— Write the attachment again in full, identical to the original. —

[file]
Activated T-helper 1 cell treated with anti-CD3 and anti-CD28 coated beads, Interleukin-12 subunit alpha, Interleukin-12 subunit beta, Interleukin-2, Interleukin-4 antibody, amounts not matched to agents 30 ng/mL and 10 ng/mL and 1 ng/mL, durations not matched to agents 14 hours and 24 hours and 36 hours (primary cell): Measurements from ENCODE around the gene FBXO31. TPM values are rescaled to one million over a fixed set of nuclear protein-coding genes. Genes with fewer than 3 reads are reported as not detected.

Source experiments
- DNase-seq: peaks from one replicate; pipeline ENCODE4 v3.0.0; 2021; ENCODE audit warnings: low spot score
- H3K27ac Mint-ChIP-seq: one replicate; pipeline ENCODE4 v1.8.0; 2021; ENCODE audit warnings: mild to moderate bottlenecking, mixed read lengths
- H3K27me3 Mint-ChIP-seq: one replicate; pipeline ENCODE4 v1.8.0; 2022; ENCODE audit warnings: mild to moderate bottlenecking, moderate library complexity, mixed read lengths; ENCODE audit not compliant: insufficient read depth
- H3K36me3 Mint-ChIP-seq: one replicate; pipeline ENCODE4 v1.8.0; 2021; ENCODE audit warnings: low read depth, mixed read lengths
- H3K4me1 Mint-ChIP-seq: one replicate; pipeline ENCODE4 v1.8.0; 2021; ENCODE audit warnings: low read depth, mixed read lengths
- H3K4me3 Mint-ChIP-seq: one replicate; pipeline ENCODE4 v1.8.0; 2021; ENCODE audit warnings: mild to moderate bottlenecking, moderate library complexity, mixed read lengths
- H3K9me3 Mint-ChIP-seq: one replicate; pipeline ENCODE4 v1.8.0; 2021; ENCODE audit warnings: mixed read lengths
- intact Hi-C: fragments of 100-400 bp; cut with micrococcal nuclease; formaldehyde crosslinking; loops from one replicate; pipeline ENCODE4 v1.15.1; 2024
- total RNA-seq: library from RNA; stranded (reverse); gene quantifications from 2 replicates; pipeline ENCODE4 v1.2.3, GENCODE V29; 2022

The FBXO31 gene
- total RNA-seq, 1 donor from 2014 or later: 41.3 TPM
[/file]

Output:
Activated T-helper 1 cell treated with anti-CD3 and anti-CD28 coated beads, Interleukin-12 subunit alpha, Interleukin-12 subunit beta, Interleukin-2, Interleukin-4 antibody, amounts not matched to agents 30 ng/mL and 10 ng/mL and 1 ng/mL, durations not matched to agents 14 hours and 24 hours and 36 hours (primary cell): Measurements from ENCODE around the gene FBXO31. TPM values are rescaled to one million over a fixed set of nuclear protein-coding genes. Genes with fewer than 3 reads are reported as not detected.

Source experiments
- DNase-seq: peaks from one replicate; pipeline ENCODE4 v3.0.0; 2021; ENCODE audit warnings: low spot score
- H3K27ac Mint-ChIP-seq: one replicate; pipeline ENCODE4 v1.8.0; 2021; ENCODE audit warnings: mild to moderate bottlenecking, mixed read lengths
- H3K27me3 Mint-ChIP-seq: one replicate; pipeline ENCODE4 v1.8.0; 2022; ENCODE audit warnings: mild to moderate bottlenecking, moderate library complexity, mixed read lengths; ENCODE audit not compliant: insufficient read depth
- H3K36me3 Mint-ChIP-seq: one replicate; pipeline ENCODE4 v1.8.0; 2021; ENCODE audit warnings: low read depth, mixed read lengths
- H3K4me1 Mint-ChIP-seq: one replicate; pipeline ENCODE4 v1.8.0; 2021; ENCODE audit warnings: low read depth, mixed read lengths
- H3K4me3 Mint-ChIP-seq: one replicate; pipeline ENCODE4 v1.8.0; 2021; ENCODE audit warnings: mild to moderate bottlenecking, moderate library complexity, mixed read lengths
- H3K9me3 Mint-ChIP-seq: one replicate; pipeline ENCODE4 v1.8.0; 2021; ENCODE audit warnings: mixed read lengths
- intact Hi-C: fragments of 100-400 bp; cut with micrococcal nuclease; formaldehyde crosslinking; loops from one replicate; pipeline ENCODE4 v1.15.1; 2024
- total RNA-seq: library from RNA; stranded (reverse); gene quantifications from 2 replicates; pipeline ENCODE4 v1.2.3, GENCODE V29; 2022

The FBXO31 gene
- total RNA-seq, 1 donor from 2014 or later: 41.3 TPM